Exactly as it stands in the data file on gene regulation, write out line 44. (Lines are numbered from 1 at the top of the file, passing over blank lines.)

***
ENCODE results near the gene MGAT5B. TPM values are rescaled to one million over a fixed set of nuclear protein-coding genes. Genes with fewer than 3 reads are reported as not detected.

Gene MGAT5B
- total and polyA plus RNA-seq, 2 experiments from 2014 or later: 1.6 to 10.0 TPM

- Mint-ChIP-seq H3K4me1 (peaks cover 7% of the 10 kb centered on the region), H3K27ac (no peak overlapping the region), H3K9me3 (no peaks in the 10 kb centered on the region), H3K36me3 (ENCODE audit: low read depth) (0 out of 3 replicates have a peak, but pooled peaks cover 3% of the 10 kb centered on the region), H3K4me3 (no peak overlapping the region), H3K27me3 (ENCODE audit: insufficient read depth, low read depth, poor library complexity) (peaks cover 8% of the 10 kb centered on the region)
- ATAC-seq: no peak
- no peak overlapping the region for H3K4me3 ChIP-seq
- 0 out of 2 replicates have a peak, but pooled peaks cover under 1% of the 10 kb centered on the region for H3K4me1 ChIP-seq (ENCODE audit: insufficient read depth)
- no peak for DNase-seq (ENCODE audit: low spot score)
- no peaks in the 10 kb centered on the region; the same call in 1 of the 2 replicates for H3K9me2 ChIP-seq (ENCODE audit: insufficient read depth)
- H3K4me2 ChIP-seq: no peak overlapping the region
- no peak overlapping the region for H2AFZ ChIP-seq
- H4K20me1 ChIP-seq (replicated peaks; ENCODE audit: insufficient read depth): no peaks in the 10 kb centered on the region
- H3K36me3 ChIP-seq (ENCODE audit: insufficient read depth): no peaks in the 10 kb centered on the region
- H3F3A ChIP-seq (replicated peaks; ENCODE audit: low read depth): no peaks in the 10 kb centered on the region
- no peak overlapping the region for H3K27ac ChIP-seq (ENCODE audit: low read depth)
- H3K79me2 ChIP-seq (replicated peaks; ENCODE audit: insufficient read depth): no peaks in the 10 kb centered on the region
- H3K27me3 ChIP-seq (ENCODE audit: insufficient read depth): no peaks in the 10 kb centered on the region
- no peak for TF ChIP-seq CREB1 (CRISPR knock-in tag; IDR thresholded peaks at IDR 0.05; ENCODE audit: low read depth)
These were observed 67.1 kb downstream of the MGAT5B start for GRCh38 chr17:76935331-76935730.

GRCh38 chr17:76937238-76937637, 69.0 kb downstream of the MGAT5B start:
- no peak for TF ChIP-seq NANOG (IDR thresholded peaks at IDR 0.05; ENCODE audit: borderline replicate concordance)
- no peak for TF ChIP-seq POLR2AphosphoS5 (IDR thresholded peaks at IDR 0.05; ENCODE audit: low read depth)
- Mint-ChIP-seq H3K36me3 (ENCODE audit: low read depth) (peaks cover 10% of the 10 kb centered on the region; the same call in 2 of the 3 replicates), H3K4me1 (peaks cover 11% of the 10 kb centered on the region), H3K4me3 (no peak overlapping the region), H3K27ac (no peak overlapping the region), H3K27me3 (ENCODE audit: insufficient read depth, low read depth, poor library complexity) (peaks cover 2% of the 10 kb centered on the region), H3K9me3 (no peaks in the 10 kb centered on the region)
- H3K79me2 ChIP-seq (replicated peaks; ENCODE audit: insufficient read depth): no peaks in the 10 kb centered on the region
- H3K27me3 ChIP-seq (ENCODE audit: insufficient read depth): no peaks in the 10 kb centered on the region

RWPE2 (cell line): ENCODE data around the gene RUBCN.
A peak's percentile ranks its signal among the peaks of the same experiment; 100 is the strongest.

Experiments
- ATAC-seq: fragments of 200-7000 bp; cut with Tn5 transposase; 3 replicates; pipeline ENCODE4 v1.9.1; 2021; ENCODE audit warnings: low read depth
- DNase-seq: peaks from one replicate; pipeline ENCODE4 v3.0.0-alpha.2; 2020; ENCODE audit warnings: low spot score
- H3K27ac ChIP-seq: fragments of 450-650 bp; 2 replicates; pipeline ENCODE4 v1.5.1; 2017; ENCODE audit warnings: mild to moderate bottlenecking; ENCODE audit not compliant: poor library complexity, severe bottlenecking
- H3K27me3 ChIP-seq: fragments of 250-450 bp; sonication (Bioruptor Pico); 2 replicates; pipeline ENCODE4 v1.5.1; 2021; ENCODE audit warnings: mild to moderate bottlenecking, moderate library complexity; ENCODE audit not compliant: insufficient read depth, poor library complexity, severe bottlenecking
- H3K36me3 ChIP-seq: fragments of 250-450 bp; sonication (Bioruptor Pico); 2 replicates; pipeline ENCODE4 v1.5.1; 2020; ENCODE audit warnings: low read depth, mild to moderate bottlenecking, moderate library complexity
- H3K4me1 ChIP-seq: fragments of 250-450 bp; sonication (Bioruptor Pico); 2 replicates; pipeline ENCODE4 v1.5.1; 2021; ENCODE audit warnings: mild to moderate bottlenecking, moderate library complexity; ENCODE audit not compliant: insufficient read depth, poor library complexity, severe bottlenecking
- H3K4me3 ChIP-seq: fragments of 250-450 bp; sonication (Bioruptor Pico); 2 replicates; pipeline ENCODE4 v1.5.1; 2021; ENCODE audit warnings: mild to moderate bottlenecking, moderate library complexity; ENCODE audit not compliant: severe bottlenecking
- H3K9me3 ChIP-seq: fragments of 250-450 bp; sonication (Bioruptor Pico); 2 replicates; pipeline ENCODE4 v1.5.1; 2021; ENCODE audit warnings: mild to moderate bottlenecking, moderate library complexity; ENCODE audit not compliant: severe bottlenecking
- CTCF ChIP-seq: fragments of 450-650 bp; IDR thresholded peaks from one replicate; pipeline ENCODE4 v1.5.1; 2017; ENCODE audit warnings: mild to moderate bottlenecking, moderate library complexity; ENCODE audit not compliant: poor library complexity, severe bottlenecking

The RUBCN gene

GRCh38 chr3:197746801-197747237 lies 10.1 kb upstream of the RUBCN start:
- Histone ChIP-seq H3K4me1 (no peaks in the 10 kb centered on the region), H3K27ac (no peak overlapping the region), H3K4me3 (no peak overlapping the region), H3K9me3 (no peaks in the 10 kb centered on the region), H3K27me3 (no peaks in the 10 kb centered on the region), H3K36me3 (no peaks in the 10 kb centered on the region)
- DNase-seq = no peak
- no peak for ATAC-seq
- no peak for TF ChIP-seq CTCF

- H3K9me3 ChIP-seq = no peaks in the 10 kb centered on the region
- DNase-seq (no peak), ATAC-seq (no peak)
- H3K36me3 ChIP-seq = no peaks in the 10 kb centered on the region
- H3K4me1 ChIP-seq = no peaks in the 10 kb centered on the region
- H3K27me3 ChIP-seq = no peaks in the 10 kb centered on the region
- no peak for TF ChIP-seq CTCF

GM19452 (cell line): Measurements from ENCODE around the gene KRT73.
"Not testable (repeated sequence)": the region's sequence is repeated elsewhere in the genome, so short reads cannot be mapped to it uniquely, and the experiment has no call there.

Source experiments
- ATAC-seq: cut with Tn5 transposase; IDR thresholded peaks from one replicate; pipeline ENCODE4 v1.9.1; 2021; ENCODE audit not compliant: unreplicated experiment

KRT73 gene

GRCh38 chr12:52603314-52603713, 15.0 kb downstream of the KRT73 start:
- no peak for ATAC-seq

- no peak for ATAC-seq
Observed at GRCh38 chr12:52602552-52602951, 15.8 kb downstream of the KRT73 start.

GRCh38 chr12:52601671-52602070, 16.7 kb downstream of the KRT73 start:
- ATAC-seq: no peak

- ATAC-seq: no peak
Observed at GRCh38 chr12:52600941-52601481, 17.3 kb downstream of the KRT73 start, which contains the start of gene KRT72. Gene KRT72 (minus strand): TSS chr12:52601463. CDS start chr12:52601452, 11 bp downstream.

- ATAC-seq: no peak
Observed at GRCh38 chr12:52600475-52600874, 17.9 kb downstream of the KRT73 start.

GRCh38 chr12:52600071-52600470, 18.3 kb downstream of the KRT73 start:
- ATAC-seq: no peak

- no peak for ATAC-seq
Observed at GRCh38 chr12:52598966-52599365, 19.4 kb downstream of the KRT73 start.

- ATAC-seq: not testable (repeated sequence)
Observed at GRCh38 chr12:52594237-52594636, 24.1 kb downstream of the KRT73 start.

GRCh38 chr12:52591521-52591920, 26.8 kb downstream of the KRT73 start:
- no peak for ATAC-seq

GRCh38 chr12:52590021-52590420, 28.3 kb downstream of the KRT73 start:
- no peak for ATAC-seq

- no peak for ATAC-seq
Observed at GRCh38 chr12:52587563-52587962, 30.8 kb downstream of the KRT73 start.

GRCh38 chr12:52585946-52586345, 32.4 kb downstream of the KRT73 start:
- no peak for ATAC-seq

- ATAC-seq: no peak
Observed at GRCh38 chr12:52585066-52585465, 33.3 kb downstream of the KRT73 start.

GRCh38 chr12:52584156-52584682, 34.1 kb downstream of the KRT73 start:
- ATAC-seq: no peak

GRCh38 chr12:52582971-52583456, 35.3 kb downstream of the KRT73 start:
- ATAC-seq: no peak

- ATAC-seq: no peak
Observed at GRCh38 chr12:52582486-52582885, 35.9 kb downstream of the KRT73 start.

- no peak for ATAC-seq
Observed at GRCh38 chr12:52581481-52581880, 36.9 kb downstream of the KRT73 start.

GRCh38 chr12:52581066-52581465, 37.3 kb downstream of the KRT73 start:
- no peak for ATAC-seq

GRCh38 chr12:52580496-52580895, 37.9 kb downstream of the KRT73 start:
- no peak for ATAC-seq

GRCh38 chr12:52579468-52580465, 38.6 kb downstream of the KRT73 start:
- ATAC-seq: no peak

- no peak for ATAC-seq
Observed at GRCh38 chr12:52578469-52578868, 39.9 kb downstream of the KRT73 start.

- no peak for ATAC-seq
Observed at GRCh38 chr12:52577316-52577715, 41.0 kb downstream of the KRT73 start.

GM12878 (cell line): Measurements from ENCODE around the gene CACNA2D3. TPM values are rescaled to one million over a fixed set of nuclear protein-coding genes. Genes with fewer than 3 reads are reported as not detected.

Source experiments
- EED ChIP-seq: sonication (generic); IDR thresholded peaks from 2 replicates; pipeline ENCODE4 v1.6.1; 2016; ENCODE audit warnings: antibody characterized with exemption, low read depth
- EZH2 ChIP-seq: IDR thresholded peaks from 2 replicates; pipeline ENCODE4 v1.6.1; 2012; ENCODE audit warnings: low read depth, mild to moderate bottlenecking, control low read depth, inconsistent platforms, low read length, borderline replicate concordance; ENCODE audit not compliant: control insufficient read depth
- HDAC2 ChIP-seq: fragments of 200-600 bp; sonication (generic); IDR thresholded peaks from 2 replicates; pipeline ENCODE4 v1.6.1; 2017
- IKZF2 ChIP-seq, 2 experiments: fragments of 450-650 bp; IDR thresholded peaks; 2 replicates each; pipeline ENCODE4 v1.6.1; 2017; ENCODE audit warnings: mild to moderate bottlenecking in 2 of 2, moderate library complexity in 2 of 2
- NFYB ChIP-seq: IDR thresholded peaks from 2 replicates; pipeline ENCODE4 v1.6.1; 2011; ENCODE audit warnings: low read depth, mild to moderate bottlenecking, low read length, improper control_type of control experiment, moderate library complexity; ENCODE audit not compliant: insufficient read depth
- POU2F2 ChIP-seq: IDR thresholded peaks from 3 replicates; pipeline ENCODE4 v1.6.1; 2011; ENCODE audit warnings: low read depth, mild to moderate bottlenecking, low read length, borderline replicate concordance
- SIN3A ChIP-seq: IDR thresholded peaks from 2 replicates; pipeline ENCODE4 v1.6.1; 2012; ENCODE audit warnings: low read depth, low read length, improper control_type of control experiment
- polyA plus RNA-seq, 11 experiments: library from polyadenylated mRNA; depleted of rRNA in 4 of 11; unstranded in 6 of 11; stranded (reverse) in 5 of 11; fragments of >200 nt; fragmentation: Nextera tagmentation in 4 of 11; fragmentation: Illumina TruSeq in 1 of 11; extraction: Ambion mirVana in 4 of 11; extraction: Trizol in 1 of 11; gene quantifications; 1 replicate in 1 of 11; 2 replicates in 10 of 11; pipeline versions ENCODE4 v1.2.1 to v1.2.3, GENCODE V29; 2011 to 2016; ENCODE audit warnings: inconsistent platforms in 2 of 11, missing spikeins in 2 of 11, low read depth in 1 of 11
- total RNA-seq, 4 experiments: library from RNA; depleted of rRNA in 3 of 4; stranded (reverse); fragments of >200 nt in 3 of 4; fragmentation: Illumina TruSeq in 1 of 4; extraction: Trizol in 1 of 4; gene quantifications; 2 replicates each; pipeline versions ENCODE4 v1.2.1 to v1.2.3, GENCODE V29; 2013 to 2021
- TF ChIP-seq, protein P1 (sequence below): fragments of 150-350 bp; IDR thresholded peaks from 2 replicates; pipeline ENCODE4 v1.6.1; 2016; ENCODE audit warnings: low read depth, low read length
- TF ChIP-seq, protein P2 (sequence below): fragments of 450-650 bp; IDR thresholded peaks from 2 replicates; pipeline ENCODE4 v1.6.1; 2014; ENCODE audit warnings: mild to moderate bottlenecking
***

- H3K9me3 ChIP-seq = no peaks in the 10 kb centered on the region